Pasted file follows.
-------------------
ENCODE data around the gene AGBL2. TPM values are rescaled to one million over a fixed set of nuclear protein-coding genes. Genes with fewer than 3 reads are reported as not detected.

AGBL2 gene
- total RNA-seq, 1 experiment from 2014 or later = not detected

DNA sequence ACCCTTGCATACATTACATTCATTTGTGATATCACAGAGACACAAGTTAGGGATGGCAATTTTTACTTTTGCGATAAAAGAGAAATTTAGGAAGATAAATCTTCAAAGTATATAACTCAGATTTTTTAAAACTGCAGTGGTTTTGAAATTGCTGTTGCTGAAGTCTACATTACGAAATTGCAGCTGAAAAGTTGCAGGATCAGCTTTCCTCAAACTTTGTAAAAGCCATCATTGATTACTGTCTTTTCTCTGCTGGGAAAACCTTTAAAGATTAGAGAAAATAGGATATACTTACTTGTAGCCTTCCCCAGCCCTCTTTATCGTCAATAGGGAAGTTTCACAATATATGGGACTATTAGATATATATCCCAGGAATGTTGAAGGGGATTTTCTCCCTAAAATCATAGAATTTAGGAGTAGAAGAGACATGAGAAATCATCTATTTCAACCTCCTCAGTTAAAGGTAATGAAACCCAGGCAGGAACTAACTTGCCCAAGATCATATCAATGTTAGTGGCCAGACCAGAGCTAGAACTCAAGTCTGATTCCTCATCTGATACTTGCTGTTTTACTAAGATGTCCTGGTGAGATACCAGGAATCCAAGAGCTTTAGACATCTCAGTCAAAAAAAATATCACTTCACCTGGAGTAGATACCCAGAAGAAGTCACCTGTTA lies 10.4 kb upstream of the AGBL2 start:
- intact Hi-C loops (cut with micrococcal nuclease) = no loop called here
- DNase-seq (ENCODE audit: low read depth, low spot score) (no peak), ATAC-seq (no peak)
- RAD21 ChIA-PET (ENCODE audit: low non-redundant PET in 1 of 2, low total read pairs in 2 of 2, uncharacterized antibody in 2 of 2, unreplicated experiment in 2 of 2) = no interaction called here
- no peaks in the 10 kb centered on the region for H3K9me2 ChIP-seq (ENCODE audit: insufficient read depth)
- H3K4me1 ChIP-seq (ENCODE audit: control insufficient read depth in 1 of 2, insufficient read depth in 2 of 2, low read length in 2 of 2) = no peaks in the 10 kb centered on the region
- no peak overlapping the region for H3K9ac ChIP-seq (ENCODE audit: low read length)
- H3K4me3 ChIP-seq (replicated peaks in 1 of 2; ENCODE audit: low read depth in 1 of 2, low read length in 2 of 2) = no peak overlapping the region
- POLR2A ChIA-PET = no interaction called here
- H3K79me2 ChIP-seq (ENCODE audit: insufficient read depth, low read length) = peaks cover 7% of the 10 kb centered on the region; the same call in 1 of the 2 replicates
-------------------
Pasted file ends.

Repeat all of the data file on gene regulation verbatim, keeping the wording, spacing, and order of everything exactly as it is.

ENCODE data around the gene AGBL2. TPM values are rescaled to one million over a fixed set of nuclear protein-coding genes. Genes with fewer than 3 reads are reported as not detected.

AGBL2 gene
- total RNA-seq, 1 experiment from 2014 or later = not detected

DNA sequence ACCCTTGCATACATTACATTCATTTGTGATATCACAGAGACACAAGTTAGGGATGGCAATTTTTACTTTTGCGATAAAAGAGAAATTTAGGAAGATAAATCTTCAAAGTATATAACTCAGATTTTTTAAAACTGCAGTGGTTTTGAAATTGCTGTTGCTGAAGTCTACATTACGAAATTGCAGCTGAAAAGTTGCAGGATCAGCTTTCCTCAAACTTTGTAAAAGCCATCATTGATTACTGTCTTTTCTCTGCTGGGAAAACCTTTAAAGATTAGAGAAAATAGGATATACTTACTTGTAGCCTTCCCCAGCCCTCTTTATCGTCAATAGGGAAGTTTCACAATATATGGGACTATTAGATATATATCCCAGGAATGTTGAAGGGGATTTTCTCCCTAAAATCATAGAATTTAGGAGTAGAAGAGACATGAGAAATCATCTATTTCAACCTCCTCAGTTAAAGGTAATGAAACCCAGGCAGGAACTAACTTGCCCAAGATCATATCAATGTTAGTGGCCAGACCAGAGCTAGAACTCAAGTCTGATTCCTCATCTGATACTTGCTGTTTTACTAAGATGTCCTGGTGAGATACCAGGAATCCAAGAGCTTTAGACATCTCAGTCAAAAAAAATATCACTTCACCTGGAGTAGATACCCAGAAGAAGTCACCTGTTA lies 10.4 kb upstream of the AGBL2 start:
- intact Hi-C loops (cut with micrococcal nuclease) = no loop called here
- DNase-seq (ENCODE audit: low read depth, low spot score) (no peak), ATAC-seq (no peak)
- RAD21 ChIA-PET (ENCODE audit: low non-redundant PET in 1 of 2, low total read pairs in 2 of 2, uncharacterized antibody in 2 of 2, unreplicated experiment in 2 of 2) = no interaction called here
- no peaks in the 10 kb centered on the region for H3K9me2 ChIP-seq (ENCODE audit: insufficient read depth)
- H3K4me1 ChIP-seq (ENCODE audit: control insufficient read depth in 1 of 2, insufficient read depth in 2 of 2, low read length in 2 of 2) = no peaks in the 10 kb centered on the region
- no peak overlapping the region for H3K9ac ChIP-seq (ENCODE audit: low read length)
- H3K4me3 ChIP-seq (replicated peaks in 1 of 2; ENCODE audit: low read depth in 1 of 2, low read length in 2 of 2) = no peak overlapping the region
- POLR2A ChIA-PET = no interaction called here
- H3K79me2 ChIP-seq (ENCODE audit: insufficient read depth, low read length) = peaks cover 7% of the 10 kb centered on the region; the same call in 1 of the 2 replicates